We scramble down the last stone steps and arrive on a way too trimmed green lawn in front of the forest which just spit us out after a 6 hours hike. We are in Norway for three weeks, traveling around and sleeping in a micro camper van.
Today’s hike, the Romsdalseggen, a beautiful ridge hike with a couple of sketchy passages, was a spontaneous decision after we realized yesterday that we are 1) in the right area and 2) the weather would be finally sunny after 4 days of rain and coldness down into the low one digits.
Our only thought now is where to find food, so, we take the safe option and walk back to the Nordic climbing center where our day has started this morning.
I walk up to the bar, expecting to order there, when I see the signs pointing people to sit down and order via an app. I can recognize the word Avstand in the Norwegian description while we walk over to a free spot and I quick read the signs. Avstand. Keep distance.
For 5 days we are now roaming around in Western Norway, for 5 days we didn’t wear any face masks or were allowed only one by one into stores. Granted, we also haven’t been around people a lot or in stores except for groceries two times.
Bridget points her phone at the QR code and opens the ordering website. We quickly scroll through the Norwegian menu and pick drinks and something to eat. The climbing center is right next to a popular harbor where the Hurtigruten, the cruise ships along the fjords, stop. There are two ships in our view, one going North, one going South. ‘I guess it makes sense to have the distance rules here if a lot of people pass through.’ I wonder.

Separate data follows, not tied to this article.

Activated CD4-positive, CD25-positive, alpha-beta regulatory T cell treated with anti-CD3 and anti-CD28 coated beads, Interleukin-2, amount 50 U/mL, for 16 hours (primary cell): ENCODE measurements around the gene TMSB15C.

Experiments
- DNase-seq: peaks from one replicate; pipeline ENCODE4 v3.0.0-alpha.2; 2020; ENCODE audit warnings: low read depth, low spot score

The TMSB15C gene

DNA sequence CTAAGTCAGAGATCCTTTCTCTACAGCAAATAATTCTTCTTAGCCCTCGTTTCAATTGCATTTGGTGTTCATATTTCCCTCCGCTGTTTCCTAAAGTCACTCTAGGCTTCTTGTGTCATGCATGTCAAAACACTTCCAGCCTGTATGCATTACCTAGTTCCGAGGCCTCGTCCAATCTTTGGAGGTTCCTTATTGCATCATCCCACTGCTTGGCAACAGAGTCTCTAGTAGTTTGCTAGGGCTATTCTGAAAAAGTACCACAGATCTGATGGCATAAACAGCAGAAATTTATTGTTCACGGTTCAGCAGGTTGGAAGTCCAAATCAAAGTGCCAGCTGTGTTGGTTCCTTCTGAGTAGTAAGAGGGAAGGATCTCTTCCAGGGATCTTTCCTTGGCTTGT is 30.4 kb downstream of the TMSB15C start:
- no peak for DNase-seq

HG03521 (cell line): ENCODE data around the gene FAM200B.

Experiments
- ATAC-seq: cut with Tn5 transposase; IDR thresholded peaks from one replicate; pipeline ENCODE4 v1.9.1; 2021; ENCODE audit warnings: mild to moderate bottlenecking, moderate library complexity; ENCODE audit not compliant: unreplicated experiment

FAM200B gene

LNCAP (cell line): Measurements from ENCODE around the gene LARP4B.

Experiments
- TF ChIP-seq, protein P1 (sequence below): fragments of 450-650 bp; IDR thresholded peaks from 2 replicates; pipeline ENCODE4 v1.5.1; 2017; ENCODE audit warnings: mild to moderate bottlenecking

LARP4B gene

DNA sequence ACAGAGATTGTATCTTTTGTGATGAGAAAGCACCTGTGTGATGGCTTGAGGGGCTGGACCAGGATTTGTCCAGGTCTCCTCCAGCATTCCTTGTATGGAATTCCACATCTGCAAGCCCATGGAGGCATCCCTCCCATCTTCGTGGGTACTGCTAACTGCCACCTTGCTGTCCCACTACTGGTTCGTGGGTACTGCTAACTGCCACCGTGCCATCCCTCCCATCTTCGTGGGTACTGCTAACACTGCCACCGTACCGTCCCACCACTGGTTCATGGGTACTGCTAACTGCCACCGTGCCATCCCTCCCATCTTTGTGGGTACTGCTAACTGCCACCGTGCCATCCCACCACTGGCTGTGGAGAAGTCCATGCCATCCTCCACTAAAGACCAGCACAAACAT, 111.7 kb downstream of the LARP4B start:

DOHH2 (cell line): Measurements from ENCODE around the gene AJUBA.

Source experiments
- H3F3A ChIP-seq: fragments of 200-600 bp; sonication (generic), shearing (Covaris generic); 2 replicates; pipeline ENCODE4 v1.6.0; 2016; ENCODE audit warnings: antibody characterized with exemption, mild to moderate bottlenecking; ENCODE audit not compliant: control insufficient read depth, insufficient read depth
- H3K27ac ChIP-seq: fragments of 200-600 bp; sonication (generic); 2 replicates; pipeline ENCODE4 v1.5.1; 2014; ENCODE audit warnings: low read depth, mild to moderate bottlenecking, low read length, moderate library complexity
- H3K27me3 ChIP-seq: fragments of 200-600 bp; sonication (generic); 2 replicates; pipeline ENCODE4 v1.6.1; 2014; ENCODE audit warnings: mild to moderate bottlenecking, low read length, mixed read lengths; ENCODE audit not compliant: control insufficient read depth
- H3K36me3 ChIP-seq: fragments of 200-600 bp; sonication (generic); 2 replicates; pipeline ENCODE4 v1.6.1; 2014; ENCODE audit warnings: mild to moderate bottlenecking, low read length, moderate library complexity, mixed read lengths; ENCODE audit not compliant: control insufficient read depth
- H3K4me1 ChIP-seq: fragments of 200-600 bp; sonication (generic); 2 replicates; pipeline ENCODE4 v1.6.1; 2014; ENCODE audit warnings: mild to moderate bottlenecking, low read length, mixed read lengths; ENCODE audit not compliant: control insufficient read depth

Norway has strict rules in place: for who is allowed to enter the country at the moment and who has to go into a 10 days quarantine. Once we crossed the border and had left Oslo the next day we were basically in a parallel world. Corona seems so far away.
We drive, go for a hike, explore the fjords and find a spot somewhere to stop the van, cook and rest for the night. Once in a while we stumble over signs about Avstand. Most of the time we are off our phones. From time to time we have messages from back home, Germany and the US.
We don’t talk about it much and try to take it as a gift to be so off grid. A tiny bit of normality before we will go back to Berlin, back to Avstand and adjusting to the normal 2020.
With all its regulations, yet also all its possibilities.
The waiter arrives with our drinks. His face is super serious, yet there is some twinkling in the corner of his eyes when he puts a kid’s sugary juice box right in front of me. It even has the little plastic straw glued to it.
I guess my Norwegian is still in its baby shoes.
I silently applaud the waiter for not bursting out in laughter. Because I had to.
Notes and context
After 4 days of rain and clouds we were so lucky to reach Åndalsnes on such a perfect day. These were the last days that the hike was officially offered with transport to the starting point by the Nordic Climbing Center before they ended the season.
The hike was fun with a few interesting parts – when you read others’ blogs they always refer to “the chains”. We didn’t take any pictures there. You know, just to reduce the risk of falling. More than once we had to stop and check for the right way to follow. There would be more hikes during the following days with the Norwegian mentality of “If you can’t find the way yourself you should not hike here. We will not put up signs for you, tourist.”
Also, I had to ask Bridget how to call this kids’ drink. I would have never called it juice box. I guess a photo says more than thousand words. I enjoyed it.
After the hike we searched for a nice campground to stay, do laundry, shower properly, play guitar and try some fishing. I ended up losing two lures to seaweed. Better than catch and release, I guess.
And last but not least: It is a rare sight to find Bridge, doing a bridge on a bridge in front of a bridge.